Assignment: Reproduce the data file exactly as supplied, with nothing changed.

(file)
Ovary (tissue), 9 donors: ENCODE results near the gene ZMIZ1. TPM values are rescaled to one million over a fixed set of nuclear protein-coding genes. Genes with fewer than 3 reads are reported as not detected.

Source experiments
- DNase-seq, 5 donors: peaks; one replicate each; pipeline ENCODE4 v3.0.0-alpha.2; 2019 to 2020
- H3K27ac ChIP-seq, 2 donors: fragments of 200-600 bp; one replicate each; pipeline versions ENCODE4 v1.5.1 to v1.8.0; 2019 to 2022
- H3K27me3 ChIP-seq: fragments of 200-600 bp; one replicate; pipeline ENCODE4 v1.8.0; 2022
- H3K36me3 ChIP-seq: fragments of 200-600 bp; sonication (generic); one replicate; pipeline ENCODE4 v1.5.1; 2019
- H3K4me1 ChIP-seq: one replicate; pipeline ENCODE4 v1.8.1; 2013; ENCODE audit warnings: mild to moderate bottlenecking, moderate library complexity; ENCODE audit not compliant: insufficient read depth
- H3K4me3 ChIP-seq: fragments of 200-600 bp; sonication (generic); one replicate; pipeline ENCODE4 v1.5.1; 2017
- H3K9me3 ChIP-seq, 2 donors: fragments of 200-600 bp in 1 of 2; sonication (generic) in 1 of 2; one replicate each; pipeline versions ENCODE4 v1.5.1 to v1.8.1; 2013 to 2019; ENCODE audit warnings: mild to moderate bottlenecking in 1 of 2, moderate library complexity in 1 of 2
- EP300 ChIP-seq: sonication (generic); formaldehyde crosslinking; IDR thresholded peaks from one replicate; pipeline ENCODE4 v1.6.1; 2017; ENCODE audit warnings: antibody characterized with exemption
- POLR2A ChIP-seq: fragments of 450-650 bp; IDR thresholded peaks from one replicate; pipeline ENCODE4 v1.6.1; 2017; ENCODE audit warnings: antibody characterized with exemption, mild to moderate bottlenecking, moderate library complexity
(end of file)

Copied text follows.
Ovary (tissue), 9 donors: ENCODE results near the gene ZMIZ1. TPM values are rescaled to one million over a fixed set of nuclear protein-coding genes. Genes with fewer than 3 reads are reported as not detected.

Source experiments
- DNase-seq, 5 donors: peaks; one replicate each; pipeline ENCODE4 v3.0.0-alpha.2; 2019 to 2020
- H3K27ac ChIP-seq, 2 donors: fragments of 200-600 bp; one replicate each; pipeline versions ENCODE4 v1.5.1 to v1.8.0; 2019 to 2022
- H3K27me3 ChIP-seq: fragments of 200-600 bp; one replicate; pipeline ENCODE4 v1.8.0; 2022
- H3K36me3 ChIP-seq: fragments of 200-600 bp; sonication (generic); one replicate; pipeline ENCODE4 v1.5.1; 2019
- H3K4me1 ChIP-seq: one replicate; pipeline ENCODE4 v1.8.1; 2013; ENCODE audit warnings: mild to moderate bottlenecking, moderate library complexity; ENCODE audit not compliant: insufficient read depth
- H3K4me3 ChIP-seq: fragments of 200-600 bp; sonication (generic); one replicate; pipeline ENCODE4 v1.5.1; 2017
- H3K9me3 ChIP-seq, 2 donors: fragments of 200-600 bp in 1 of 2; sonication (generic) in 1 of 2; one replicate each; pipeline versions ENCODE4 v1.5.1 to v1.8.1; 2013 to 2019; ENCODE audit warnings: mild to moderate bottlenecking in 1 of 2, moderate library complexity in 1 of 2
- EP300 ChIP-seq: sonication (generic); formaldehyde crosslinking; IDR thresholded peaks from one replicate; pipeline ENCODE4 v1.6.1; 2017; ENCODE audit warnings: antibody characterized with exemption
- POLR2A ChIP-seq: fragments of 450-650 bp; IDR thresholded peaks from one replicate; pipeline ENCODE4 v1.6.1; 2017; ENCODE audit warnings: antibody characterized with exemption, mild to moderate bottlenecking, moderate library complexity